Now I want to clarify, I don’t think my story is necessarily the norm. Many, if not most, of my peers from my TEFL course were already working within a month after we finished our course, and probably would have started even sooner if it weren’t for Christmas slowing the application/interview processes down. But, although not the average, I also wasn’t the only one. A couple other people lagged along with me. I can’t speak as to their reasons, but for me it was very challenging to believe in myself, even after the course. I had discovered teaching was challenging in a way that seemed perfectly designed to bring up my personal insecurities. So I want to take this opportunity to put my thoughts out there, especially for anyone who suffers from any kind of anxiety or depression, as a big life change such as this one can be really challenging (though don’t get me wrong, it is definitely do-able and can be incredibly rewarding).

I’d moved abroad in order to change my life, travel, see the world. I’d chosen teaching as a career not out of an interest or any experience in the field, but because it was practical. I speak English natively, and there’s a market for native English teachers here in Prague and many other cities and countries. It’s a job that could open the world to me, and that appealed to me greatly. It still does.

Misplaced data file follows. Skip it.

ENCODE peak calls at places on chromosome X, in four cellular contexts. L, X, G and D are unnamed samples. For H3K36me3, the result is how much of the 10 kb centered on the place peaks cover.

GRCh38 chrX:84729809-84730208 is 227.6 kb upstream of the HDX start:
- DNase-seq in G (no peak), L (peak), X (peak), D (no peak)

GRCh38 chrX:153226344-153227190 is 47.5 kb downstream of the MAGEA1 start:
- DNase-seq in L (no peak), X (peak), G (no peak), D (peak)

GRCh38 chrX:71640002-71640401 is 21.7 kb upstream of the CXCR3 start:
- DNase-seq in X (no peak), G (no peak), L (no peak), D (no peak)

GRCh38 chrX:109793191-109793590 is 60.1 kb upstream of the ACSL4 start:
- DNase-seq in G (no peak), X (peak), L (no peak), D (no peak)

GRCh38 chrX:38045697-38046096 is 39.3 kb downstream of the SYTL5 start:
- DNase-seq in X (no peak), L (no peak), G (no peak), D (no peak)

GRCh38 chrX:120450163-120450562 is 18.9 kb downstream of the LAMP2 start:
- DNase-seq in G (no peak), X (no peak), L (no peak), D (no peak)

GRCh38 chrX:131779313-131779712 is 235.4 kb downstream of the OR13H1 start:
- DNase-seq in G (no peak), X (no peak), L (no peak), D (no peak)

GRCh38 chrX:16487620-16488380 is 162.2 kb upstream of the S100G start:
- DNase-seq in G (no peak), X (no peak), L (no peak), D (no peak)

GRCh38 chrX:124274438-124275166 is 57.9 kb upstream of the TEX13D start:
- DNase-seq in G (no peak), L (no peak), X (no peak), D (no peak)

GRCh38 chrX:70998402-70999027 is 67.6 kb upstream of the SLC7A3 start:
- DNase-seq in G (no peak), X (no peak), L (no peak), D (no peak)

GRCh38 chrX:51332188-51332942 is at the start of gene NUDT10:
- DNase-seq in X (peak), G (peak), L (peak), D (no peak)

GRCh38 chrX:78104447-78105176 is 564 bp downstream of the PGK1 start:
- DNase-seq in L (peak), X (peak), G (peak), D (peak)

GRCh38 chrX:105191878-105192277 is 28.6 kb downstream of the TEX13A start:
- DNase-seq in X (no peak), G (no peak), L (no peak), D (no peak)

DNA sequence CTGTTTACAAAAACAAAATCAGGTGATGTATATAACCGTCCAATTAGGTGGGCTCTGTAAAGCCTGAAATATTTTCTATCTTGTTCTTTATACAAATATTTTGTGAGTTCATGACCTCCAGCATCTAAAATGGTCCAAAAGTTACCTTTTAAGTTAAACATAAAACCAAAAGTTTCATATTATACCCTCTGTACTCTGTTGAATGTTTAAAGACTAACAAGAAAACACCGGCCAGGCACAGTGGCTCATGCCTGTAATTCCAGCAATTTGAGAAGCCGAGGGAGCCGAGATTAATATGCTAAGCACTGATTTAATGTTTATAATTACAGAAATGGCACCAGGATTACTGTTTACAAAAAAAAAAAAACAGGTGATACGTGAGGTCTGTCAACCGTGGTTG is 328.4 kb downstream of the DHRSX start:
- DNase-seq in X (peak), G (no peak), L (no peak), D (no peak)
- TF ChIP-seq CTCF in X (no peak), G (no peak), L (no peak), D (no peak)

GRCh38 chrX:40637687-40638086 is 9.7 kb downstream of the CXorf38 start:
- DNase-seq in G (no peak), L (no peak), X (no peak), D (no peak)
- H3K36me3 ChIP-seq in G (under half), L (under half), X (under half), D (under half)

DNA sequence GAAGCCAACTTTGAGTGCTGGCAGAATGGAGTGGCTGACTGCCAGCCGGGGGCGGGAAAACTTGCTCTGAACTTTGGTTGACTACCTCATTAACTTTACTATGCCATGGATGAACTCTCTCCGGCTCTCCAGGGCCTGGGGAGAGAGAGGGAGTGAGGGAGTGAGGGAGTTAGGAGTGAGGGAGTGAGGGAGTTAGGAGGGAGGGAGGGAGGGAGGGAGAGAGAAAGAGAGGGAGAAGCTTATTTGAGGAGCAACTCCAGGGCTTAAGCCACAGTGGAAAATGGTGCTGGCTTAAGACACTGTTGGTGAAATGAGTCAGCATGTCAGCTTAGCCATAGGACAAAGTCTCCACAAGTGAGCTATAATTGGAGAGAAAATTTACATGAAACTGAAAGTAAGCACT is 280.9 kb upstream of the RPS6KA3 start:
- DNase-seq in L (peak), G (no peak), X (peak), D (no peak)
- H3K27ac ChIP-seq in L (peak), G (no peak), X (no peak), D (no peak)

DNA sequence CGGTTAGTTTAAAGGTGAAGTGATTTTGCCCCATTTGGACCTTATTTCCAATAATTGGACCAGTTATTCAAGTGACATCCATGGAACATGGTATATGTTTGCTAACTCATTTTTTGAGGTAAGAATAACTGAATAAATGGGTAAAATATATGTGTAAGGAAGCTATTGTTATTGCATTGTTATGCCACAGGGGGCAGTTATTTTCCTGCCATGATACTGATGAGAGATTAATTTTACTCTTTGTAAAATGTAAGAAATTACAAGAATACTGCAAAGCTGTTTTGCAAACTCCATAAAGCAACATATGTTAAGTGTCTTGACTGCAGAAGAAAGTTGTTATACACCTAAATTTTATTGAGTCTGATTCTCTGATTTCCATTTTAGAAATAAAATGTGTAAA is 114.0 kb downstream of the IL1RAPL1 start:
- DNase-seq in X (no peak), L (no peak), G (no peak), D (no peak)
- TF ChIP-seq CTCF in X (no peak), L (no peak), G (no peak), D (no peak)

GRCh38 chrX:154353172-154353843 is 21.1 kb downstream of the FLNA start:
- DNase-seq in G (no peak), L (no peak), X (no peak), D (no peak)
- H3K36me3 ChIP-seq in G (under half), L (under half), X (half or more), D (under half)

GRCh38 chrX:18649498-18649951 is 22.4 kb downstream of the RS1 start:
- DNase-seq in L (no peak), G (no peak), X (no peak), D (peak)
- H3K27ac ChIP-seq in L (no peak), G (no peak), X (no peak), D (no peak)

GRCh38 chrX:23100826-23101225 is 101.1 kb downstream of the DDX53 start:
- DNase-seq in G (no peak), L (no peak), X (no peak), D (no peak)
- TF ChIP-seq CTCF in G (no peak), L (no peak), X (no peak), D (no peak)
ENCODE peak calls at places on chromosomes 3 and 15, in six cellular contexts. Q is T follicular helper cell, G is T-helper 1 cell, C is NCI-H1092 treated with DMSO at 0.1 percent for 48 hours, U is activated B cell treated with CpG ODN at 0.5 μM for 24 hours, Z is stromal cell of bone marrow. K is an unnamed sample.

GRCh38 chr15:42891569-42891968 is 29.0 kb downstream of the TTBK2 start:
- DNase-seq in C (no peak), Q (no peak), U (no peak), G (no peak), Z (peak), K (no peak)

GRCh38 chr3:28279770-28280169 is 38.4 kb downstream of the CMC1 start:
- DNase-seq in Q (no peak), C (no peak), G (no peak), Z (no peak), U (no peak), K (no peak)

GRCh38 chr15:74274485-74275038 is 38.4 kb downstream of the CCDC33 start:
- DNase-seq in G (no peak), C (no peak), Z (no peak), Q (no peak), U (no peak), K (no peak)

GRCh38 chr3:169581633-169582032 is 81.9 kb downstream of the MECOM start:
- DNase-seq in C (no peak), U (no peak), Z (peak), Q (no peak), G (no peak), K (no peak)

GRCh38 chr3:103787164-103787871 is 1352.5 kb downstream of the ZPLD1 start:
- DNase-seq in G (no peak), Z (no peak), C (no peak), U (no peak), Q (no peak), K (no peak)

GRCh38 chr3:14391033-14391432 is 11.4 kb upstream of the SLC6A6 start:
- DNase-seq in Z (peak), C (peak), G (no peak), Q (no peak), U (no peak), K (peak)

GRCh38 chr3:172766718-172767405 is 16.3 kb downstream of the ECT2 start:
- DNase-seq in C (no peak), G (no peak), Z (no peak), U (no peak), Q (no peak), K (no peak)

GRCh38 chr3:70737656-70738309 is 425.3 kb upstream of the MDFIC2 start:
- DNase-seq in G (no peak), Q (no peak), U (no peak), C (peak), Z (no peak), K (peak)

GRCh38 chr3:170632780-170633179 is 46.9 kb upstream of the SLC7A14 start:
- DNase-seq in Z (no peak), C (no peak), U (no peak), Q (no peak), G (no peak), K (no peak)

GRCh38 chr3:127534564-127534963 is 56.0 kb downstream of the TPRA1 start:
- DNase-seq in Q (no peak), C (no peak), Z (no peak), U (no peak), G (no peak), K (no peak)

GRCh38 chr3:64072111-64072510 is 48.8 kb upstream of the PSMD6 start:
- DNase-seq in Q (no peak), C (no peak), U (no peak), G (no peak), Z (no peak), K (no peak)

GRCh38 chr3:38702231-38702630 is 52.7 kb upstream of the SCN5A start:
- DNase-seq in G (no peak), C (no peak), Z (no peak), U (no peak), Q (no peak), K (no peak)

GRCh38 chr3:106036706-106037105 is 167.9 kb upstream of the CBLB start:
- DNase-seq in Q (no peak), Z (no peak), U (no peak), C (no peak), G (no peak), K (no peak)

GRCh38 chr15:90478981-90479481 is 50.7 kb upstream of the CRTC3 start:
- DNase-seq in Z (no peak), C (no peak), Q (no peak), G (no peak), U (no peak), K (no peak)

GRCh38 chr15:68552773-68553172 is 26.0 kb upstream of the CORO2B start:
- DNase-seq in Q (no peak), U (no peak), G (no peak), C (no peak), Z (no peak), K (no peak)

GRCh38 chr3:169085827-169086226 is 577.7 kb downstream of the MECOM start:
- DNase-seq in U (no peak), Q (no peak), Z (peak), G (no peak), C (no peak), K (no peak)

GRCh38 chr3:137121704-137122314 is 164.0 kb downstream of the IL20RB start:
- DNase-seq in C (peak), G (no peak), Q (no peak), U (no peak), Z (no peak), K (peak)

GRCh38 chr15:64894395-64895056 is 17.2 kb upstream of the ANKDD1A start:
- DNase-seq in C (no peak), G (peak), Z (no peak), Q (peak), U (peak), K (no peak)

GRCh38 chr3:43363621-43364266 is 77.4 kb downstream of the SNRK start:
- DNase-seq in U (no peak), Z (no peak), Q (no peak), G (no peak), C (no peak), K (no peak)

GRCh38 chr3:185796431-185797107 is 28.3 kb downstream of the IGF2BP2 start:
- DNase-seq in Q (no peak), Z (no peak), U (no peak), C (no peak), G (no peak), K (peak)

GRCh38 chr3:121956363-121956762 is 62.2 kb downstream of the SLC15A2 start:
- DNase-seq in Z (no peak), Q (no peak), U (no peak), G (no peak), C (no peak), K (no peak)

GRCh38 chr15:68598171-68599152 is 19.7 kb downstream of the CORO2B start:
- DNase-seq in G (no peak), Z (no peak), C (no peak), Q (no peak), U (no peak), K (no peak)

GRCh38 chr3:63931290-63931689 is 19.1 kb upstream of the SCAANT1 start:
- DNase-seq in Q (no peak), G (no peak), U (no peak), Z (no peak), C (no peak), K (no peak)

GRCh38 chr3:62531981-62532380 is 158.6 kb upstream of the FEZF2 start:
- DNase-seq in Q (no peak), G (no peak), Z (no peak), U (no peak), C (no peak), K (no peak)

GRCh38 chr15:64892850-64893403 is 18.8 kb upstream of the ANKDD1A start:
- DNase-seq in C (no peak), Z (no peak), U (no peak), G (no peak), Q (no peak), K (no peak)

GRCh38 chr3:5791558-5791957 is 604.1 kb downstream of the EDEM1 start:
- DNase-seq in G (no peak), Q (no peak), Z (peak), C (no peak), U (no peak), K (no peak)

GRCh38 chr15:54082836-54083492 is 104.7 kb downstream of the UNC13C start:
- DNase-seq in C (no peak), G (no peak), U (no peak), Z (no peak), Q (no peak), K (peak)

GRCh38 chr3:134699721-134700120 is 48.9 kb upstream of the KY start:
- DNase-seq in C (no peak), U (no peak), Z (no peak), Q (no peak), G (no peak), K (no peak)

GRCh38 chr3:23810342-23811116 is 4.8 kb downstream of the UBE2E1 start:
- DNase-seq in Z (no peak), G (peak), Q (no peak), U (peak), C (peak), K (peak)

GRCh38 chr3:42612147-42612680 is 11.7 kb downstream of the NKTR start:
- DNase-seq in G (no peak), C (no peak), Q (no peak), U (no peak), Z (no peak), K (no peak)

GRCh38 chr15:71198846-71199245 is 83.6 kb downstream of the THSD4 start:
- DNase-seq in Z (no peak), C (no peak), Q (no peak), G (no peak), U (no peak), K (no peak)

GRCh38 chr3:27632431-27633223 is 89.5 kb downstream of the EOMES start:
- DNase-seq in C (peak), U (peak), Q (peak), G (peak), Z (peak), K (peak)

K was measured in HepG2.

But I’d never taught before, at all. I’d worked with animals for several years, and the change was more difficult than I expected. I felt like I was under-performing, and was really hard on myself no matter how encouraging my mentors and teachers were at The Language House. It’s a great program, and works well with a large spectrum of personalities. But as I tend to internalize all my problems and try to sort them out by myself, this resulted in a lot of feeling of isolation and inadequacy. Not just during my course, but for the next six or seven months or so.

Even after I got hired, and had positive feedback from students and observers from the language school I worked for – I still felt negative about my career as a teacher. I felt unsure if the students were making any progress, or whether my lessons were worth what they were paying. I didn’t know how to lesson plan quickly without sacrificing my confidence that it would be a good lesson. And I didn’t know how to spend more time planning without feeling resentful that I was putting in a lot of effort for no pay. It seemed like all my lessons seemed to go more or less the same, no matter if I planned ten minutes or ninety.

It got to the point where I was so convinced I was a rotten teacher that I thought couldn’t keep on with the career, even though I love my new life in Prague overall. The career was the only piece that wasn’t clicking for me. So I attempted (and utterly failed) to re-start again with another new career, as a freelance writer. Turns out, my feelings of inadequacy aren’t limited to teaching. And at least I was already earning an income with teaching, so after a month or two I abandoned my short-lived half-hatched plot to turn freelancer, and went back to teaching. I’m glad I did, as finally, after nearly eleven months here, I’m finally comfortable in a classroom. It came to me much later than it did to a lot of people, though it’s still not perfect.